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London deliveries go electric
Hana Loftus, 24 Dec 06
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In London, we've had electric milk floats seemingly forever, and a question on many of our lips for all this time has been, why only milk floats? Why can't other delivery vans go electric too?

Well, now TNT has decided to do a little trailblazing, by buying the world's first electric 7.5 tonne truck to use for its deliveries in the capital. The 'Newton' can go up to 50mph, with a range of 130 miles. And not only is it zero-emission on the road, but it has also been innovatively engineered, with all its body panels are made from a recyclable lightweight composite material to reduce body weight.

Electric vehicles are exempt from London's congestion charge and the national road tax, so there are actually significant cost savings to be made from making the switch even before counting in the much lower cost of electricity in comparison to diesel. Each vehicle will probably save around £6,000 per year on these running costs. Of course, they haven't committed to buying their electricity from renewable sources, but still, a step forward. The current vehicles are prototypes, but if successful, TNT will consider adding 200 more to its fleet, to serve in other urban locations in the UK. TNT's chief exec, Peter Bakker, announced TNT wanted “to be the cleanest, greenest express, mail and logistics company on the planet?.

Now, if only the Post Office would convert their vans...

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Comments

there is no reason for electric. an electric car produces the same amount of co2 as a gas powered one if you factor in the coal burned to generate the electricity. hybrid is much better, almost a factor of half.


Posted by: jon on 24 Dec 06

I guess they do it (first) for political reasons and (second) to move the pollution elsewhere. Coal plant may be located outside of London. But still, that's the thing about electric vehicles - you have to produce the energy somehow.


Posted by: Alexey Sorokin on 24 Dec 06

"there is no reason for electric. an electric car produces the same amount of co2 as a gas powered one if you factor in the coal burned to generate the electricity. hybrid is much better, almost a factor of half."

Actually you're incorrect. Getting power off the grid is always much more efficient then burning it in a very inefficient engine/power plant. The bigger the generator is the more efficient it will be, general engineering rule of thumb for combustion.


Posted by: Chris on 24 Dec 06

"I guess they do it (first) for political reasons and (second) to move the pollution elsewhere. Coal plant may be located outside of London. But still, that's the thing about electric vehicles - you have to produce the energy somehow."

Emissions are easier and cheaper to control from centralized sources rather then a billion cars worldwide.


Posted by: Chris on 24 Dec 06

SORRY FOR THE TRIPLE POST. This site needs an edit function!

http://www.celsias.com/blog/2006/12/21/the-electric-car-revisited/

The Hybrid Car is only a stepping stone to a post-oil future which will involve Fusion energy generation as well as Electric Vehicles. No telling when this will happen, but my guess is around the middle of this century it will be in full swing.


Posted by: Chris on 24 Dec 06

take a look at this http://www.ilea.org/lcas/taharaetal2001.html


Posted by: jon on 24 Dec 06

The article deliberately makes a worst case assumption for an EV. Such Cost/Benefit scenario's need to be done on the regional level not national level. In the Southwest for instance, going the route of a full EV economy will help the smog and haze problem considerably. Lots of abundant sunlight and coastline to provide ample renewable energy.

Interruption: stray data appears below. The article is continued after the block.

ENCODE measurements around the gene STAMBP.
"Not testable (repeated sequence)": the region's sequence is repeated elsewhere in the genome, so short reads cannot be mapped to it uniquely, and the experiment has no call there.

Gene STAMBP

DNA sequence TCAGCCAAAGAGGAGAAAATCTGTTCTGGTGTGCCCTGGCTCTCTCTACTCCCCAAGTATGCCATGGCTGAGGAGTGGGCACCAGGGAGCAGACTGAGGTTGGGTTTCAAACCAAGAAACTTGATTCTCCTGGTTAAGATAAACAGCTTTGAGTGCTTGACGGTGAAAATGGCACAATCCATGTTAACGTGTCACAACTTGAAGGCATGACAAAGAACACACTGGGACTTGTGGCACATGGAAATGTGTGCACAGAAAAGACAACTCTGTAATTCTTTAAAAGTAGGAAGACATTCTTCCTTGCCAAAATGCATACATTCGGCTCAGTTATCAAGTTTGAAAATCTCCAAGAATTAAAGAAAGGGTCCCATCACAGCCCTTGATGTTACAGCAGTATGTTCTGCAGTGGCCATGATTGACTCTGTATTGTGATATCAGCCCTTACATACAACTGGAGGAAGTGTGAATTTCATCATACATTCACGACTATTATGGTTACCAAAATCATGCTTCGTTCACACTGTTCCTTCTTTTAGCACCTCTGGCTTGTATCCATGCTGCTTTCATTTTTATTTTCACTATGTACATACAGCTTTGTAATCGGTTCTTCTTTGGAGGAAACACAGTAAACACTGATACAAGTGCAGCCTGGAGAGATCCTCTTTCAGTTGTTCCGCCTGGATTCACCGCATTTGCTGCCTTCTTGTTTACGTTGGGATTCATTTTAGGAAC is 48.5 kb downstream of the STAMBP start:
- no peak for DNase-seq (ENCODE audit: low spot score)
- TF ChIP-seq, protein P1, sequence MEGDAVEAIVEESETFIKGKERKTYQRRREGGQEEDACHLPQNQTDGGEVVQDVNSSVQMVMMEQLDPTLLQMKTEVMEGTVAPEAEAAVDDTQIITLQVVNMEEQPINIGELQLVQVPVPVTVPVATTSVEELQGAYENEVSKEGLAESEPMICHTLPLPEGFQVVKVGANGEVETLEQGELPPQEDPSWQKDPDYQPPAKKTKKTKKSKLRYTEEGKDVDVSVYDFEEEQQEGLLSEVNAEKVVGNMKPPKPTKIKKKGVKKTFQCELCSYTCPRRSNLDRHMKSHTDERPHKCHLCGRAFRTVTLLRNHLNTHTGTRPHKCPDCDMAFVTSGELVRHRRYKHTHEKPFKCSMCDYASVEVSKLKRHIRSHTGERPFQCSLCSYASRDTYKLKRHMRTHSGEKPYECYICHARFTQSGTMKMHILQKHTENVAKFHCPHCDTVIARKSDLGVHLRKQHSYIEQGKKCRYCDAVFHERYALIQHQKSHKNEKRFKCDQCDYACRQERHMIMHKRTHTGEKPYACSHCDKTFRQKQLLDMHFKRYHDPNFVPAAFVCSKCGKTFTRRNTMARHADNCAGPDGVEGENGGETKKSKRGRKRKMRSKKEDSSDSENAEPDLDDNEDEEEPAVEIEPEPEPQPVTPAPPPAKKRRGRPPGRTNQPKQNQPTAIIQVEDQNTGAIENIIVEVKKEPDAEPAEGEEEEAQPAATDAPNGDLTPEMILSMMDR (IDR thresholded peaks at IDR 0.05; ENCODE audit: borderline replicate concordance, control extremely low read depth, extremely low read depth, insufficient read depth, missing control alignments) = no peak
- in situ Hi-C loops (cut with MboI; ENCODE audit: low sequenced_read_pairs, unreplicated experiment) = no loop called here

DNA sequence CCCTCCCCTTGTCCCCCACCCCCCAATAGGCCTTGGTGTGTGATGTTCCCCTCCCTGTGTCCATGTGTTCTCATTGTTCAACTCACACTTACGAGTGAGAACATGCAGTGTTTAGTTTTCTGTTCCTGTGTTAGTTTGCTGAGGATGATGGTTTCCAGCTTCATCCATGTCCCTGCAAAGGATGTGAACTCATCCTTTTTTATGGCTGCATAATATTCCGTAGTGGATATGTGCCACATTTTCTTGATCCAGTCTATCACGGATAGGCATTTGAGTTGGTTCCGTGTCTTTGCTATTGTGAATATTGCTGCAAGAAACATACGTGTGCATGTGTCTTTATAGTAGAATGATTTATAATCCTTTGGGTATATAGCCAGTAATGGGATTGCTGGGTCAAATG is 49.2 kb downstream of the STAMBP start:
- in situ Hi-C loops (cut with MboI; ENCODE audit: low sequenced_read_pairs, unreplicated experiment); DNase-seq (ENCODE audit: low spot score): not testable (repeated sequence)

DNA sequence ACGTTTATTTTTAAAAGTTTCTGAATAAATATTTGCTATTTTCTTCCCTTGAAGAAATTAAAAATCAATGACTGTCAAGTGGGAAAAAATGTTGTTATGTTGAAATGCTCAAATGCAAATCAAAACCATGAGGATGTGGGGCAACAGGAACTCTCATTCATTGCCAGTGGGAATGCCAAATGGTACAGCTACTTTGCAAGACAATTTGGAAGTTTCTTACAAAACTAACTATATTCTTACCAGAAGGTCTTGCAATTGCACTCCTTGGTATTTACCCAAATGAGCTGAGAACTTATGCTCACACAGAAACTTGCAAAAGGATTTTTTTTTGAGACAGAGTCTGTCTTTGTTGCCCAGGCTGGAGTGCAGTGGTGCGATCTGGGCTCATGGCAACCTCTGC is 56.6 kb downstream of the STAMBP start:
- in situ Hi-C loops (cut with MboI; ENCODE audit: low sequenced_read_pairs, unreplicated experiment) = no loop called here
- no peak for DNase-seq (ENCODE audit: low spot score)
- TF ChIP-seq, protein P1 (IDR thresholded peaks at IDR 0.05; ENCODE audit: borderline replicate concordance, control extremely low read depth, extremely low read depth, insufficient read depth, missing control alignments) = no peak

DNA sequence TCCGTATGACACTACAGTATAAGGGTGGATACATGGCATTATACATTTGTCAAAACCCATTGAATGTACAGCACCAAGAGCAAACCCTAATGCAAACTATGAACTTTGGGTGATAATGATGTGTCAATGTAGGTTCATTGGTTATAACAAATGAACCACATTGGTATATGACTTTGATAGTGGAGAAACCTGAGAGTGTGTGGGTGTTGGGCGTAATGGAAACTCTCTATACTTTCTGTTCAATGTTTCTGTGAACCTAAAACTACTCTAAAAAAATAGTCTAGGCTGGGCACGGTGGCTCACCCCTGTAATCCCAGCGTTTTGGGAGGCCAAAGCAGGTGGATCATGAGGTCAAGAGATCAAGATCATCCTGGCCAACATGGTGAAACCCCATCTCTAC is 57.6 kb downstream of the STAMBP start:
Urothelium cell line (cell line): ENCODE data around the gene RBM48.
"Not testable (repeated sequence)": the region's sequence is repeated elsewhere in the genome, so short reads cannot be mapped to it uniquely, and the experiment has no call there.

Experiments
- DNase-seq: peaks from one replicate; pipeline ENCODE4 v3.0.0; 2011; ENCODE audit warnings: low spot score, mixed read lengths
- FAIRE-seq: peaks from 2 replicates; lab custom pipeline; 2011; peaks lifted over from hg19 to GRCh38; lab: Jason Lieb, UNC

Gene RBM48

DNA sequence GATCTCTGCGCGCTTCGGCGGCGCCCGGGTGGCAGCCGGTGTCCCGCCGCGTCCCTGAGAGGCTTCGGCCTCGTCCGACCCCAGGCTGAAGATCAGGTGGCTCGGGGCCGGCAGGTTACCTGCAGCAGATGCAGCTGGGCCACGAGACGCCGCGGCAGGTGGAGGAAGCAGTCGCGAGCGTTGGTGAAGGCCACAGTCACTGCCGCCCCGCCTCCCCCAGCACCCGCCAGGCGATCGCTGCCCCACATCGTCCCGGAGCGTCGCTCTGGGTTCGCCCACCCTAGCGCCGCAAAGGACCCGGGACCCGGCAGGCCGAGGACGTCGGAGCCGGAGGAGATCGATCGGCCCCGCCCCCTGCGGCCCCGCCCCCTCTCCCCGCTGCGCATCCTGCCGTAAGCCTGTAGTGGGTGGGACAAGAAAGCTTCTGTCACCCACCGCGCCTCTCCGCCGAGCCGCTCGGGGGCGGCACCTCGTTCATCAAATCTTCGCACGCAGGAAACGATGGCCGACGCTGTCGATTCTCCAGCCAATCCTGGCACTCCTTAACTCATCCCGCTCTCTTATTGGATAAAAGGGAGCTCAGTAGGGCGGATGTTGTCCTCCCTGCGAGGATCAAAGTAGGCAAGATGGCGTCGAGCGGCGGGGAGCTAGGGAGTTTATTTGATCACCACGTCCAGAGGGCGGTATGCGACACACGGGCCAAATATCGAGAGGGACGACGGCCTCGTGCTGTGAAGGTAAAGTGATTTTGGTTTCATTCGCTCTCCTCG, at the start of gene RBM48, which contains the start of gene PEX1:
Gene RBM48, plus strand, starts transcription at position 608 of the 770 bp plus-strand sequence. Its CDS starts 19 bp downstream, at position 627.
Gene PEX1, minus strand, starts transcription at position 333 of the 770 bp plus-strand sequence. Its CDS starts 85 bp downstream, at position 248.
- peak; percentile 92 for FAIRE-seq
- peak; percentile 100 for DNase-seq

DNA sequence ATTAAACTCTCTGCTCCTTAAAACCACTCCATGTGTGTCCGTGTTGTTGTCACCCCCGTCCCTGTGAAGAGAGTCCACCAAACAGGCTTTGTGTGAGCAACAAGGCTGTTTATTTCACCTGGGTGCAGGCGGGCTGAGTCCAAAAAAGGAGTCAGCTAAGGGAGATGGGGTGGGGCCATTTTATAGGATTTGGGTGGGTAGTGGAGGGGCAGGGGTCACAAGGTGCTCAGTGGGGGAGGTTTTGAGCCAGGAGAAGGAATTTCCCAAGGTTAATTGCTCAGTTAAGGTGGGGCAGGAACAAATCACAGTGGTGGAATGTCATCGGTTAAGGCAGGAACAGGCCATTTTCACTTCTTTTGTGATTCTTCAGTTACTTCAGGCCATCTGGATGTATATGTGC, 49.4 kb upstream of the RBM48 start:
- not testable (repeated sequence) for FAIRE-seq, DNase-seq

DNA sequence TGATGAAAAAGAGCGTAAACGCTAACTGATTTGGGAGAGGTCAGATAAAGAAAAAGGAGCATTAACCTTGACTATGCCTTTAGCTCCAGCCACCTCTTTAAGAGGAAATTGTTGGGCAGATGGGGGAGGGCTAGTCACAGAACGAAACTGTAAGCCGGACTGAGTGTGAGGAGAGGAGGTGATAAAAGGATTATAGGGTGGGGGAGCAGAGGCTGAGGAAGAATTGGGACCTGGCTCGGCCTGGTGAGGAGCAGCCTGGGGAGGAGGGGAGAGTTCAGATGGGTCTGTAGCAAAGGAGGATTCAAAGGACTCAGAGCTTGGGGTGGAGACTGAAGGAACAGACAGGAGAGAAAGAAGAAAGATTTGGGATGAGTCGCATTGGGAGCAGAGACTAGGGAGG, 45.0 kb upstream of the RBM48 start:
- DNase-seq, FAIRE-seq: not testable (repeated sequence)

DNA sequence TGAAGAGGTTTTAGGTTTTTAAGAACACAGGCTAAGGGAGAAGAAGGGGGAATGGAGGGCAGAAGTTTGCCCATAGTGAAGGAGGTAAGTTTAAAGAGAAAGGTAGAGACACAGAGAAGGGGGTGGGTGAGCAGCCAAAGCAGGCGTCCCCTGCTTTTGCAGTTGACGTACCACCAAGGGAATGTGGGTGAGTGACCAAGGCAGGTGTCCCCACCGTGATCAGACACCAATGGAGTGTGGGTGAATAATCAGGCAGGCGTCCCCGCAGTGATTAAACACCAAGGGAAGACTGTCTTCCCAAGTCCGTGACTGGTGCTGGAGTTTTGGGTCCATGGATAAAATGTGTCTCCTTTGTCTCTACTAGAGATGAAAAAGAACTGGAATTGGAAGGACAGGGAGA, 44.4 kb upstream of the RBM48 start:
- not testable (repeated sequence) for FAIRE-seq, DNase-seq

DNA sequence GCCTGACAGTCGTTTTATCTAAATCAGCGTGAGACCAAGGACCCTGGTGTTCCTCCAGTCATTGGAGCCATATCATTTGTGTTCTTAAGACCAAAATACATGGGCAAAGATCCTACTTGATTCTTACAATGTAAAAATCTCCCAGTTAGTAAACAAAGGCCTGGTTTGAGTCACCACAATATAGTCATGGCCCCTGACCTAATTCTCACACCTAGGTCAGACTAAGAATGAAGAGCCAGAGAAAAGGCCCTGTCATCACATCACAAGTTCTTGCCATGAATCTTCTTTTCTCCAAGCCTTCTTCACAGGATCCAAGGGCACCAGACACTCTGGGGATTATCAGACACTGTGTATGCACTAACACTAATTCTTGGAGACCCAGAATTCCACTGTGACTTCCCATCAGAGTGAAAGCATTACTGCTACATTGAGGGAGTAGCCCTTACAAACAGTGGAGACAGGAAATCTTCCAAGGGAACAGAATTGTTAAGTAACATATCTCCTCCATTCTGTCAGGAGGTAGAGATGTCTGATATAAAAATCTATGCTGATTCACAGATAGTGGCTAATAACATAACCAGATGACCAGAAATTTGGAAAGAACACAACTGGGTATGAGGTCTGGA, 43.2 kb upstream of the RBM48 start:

I still maintain that Plug-in Electric Drive Flexi-Fuel Hybrids(do those even exist yet?) are only a stepping stone towards a full EV market.


Posted by: Chris on 24 Dec 06

Merry Christmas!

Fleet buyers and others in the UK should look to farming for advanced warning of how UK taxation develops.

Sure electric vehicles are presently exempt from the many taxes that other road users pay. e.g. after tax diesel in the UK is nearly 1 pound per litre. That's over $7 per US gallon! So electric vehicles make sense because govt make them make sense. But govt needs taxes, so once the change has been made the taxes will be back, probably as tolls for road use (with pedal cycles exempt?).

Just as there's no great benefit to UK farmers in changing to organic now, but nothing to be gained from changing back either. Has the US gone organic yet?

The real benefit of this is likely to be in increased investment in the technology, but that won't be coming direct from govt, only through this temporary indirect tax relief.


Posted by: Michael Saunby on 25 Dec 06

The French postal system (La Poste) is going electric in a big way. I discussed this at: http://www.dailykos.com/story/2006/12/24/4130/6630 just yesterday.


Posted by: A Siegel on 25 Dec 06

"Emissions are easier and cheaper to control from centralized sources rather then a billion cars worldwide."

I guess this is true.

BTW, can somebody give a link to thorough comparison of what is more energy efficient: continuing business as usual with gas OR switching to EV with changing infrastrucure, making a zillion of new cars and so on? Will it really be more green to switch?


Posted by: Alexey Sorokin on 25 Dec 06

Hey,
Thanks for interesting comments, and for the link, A Siegel.

I think we are definitely all aware that the source of electricity used for EVs needs to go renewable too, but having said this, they are still more efficient, pound on pound, than petrol/diesel powered cars. And the asthma problems in our inner cities provide a good reason to switch, too.


Posted by: Hana on 26 Dec 06



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